Physical shapes consisting of simple primitives make collision calculations easier while keeping performance high and accuracy acceptable. Therefore, it is recommended to approximate geometry with simple primitives (Sphere, Capsule, Cylinder, Box), which are faster and less memory demanding.

Complex shapes, such as Convex Hull and a set of autogenerated convex hulls, should be selected for representing complex and composite geometry when simple shapes don't allow achieving the desired goals.

A car can be approximated using one complex shape and several simple shapes

At the same time you should keep the number of shapes as low as possible in order to avoid heavy calculations leading to the performance drop. Remember that a shape doesn't have to duplicate the mesh it approximates. Even though primitives are not precise, in most cases they provide acceptable results.

Rough approximation is accurate enough

Using Simpler Geometry#

The simpler geometry is used for surface collisions detection, the more performance will be gained.

If a mesh representing a physical obstacle has several levels of detail (LODs), the least detailed one is the most preferable for collision and intersection detection. Enable the Collision and Intersection options for this LOD and disable them for the other ones.

Use the lowest level of detail for intersections and collisions

Approximating collision shapes by using primitives is also a good practice. You can apply the following approach:

  1. Ensure that the original node is not a Collider — check that Collision flag is disabled for its surfaces, bodies, and shapes. Since now it is not taken into account by collision detection.

  2. Add a cylinder object to the scene by choosing Create -> Primitive -> Cylinder in the Menu Bar and cover the original mesh with the primitive.

  3. Make sure that the Collision option of the surface is enabled for the primitive node.
  4. Hide the visual representation of the primitive's surface. You can do it either by clearing its Viewport and Shadow masks or simply by setting its Max Visibility parameter to the negative infinity (-inf) — this ensures that the surface is not visible at any distance.

    Now the detailed mesh provides only visual representation, while physical interactions are calculated for the primitive cylinder.

Collision Detection Approach#

Continuous Collision Detection is a very demanding operation, therefore, it is recommended to use this approach only for fast-moving objects and objects requiring precise calculations.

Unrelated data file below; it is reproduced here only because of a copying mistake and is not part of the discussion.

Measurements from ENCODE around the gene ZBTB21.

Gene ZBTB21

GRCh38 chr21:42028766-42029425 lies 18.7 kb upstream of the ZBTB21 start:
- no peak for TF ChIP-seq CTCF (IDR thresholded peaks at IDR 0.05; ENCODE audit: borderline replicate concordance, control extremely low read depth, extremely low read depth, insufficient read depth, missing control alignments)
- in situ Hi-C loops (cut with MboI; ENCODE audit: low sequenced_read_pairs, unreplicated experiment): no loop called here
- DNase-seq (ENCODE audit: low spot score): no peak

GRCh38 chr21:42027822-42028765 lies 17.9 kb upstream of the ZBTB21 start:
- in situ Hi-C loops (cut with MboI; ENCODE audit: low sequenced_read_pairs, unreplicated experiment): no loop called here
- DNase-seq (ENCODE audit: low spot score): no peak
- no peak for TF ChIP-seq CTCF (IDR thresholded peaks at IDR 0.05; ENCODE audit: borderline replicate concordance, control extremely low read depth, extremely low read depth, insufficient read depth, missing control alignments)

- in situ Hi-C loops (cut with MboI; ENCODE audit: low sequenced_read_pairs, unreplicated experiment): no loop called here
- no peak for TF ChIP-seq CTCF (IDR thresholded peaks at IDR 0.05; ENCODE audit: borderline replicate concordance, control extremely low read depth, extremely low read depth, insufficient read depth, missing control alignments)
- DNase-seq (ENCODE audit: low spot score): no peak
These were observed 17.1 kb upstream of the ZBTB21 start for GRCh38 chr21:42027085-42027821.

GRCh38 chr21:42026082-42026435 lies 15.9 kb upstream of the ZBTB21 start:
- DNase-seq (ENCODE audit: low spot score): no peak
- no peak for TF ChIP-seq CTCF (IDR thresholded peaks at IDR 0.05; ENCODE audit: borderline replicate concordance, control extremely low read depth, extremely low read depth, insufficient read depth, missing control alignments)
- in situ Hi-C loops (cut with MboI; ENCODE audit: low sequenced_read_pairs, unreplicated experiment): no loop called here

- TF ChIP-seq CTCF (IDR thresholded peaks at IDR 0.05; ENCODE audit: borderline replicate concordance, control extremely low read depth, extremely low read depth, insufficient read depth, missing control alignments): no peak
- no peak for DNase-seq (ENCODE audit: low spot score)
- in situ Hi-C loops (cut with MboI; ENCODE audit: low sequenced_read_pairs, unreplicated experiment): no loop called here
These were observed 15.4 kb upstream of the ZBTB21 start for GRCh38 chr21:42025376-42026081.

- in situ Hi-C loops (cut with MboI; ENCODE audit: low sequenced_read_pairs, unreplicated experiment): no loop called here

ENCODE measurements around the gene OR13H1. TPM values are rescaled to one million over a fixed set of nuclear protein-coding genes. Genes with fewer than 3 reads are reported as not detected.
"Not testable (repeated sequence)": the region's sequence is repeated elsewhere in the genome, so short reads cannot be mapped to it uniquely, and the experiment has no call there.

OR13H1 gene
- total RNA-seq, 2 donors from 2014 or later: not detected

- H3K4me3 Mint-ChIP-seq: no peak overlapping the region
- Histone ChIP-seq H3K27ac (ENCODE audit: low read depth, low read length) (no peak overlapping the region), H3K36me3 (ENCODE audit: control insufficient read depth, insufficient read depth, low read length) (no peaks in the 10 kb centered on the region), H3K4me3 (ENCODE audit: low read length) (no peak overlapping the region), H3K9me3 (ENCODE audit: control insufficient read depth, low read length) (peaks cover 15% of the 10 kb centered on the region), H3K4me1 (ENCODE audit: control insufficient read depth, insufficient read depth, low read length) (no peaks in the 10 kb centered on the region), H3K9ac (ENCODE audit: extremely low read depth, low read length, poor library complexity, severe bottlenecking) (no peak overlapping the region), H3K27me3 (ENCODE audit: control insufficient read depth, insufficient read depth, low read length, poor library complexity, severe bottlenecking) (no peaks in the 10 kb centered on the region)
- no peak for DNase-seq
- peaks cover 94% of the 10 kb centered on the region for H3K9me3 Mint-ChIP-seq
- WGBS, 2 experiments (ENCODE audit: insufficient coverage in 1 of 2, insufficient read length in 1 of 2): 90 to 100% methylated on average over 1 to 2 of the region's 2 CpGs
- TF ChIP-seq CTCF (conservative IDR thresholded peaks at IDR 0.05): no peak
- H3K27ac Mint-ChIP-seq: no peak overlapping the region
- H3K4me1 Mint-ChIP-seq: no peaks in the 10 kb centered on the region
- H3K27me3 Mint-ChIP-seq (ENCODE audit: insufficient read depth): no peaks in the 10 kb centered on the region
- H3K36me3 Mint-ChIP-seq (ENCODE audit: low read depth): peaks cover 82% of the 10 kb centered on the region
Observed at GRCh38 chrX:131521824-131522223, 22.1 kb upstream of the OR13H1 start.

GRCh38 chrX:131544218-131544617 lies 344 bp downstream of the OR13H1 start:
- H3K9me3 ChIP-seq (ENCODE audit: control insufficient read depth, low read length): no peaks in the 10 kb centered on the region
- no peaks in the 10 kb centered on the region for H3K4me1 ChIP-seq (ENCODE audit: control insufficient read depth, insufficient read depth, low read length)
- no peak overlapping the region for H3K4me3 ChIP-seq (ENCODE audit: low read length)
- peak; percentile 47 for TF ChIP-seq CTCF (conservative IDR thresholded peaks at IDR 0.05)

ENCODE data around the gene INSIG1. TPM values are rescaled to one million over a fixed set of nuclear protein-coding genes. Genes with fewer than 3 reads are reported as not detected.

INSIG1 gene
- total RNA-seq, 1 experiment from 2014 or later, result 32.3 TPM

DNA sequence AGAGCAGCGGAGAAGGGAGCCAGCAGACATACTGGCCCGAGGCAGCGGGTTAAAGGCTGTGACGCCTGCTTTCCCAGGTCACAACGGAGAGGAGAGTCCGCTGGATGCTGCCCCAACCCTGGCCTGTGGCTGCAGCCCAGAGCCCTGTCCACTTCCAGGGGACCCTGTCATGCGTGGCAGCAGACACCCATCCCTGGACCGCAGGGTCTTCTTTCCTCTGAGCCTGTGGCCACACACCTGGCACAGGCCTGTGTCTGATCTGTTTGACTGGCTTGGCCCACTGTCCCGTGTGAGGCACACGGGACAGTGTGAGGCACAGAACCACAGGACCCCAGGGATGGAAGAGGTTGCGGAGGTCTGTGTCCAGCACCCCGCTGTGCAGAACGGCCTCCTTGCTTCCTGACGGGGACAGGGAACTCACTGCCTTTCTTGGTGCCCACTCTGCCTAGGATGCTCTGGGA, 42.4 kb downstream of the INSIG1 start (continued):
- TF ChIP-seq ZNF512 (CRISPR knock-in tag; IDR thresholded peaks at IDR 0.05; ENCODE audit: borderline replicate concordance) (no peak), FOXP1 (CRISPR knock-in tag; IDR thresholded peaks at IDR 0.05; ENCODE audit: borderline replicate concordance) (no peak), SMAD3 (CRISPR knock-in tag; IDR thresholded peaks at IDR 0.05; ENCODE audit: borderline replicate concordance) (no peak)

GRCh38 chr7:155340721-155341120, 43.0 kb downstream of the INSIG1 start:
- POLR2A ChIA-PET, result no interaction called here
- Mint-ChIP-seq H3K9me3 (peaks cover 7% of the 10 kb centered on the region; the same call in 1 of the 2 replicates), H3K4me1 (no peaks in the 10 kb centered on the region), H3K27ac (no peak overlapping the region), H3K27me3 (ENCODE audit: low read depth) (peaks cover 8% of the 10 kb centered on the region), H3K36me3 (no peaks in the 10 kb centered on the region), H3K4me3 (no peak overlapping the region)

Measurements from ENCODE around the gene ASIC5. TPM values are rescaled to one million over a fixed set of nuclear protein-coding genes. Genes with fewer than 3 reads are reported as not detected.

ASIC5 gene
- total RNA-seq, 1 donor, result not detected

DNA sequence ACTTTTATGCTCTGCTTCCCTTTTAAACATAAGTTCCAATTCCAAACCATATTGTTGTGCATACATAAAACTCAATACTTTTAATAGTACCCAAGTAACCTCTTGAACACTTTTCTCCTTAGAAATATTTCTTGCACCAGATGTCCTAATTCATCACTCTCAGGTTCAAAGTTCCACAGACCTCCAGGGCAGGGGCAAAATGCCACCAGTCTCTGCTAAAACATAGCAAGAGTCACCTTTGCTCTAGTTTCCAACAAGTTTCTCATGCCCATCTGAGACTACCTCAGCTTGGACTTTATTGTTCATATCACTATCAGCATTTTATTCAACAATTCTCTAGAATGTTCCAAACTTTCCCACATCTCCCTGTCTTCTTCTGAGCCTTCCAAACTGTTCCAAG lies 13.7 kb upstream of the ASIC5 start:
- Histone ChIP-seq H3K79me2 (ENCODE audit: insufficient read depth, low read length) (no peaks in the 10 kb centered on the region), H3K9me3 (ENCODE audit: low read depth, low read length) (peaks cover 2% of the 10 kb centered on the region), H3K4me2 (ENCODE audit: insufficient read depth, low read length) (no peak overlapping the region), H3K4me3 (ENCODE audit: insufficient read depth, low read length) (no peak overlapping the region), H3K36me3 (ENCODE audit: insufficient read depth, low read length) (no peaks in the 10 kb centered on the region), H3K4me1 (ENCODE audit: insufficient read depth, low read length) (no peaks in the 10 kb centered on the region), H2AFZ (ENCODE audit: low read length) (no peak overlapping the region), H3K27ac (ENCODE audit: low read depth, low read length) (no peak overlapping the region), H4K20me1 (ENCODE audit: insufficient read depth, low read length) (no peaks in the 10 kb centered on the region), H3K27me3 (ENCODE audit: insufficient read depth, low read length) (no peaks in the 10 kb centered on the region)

In most cases, Discrete Collision Detection would be enough. For this purpose, select a shape and uncheck the Continuous flag for it.

Continuous collision detection is available for sphere and capsule shapes only.

Optimizing Physical Bodies#


It is recommended to enable Freezing to all Rigid, Ragdoll, and Fracturebodies. This allows saving a great deal of computational resources by skipping physical calculations of immobile objects until they are affected by any force or object.

To enable freezing, perform the following steps:

  1. Enable the Freezable flag for all types of physical bodies listed above.
  2. Set appropriate values of the Frozen Linear Velocity and Frozen Angular Velocity parameters for each physical body or adjust the global parameters. These global freezing thresholds are compared to the ones set for each body, and the highest value is chosen to freeze the body.

  3. Adjust the number of Frozen Frames. The lower the value, the faster objects get frozen.


Although the fracture body is a relatively inexpensive type, in case of large number of fracture pieces, the impact on performance may become significant. To avoid performance drops, the following tips can be used:

  • Use the Volume Threshold parameter to reduce the number of fracture pieces.
  • Remove the pieces of a fractured body from the scene.

A code-based example illustrating how to remove (fade with the time) the fracture pieces from the scene can be found in the Physics section of the UnigineScript samples.

Last update: 2023-06-22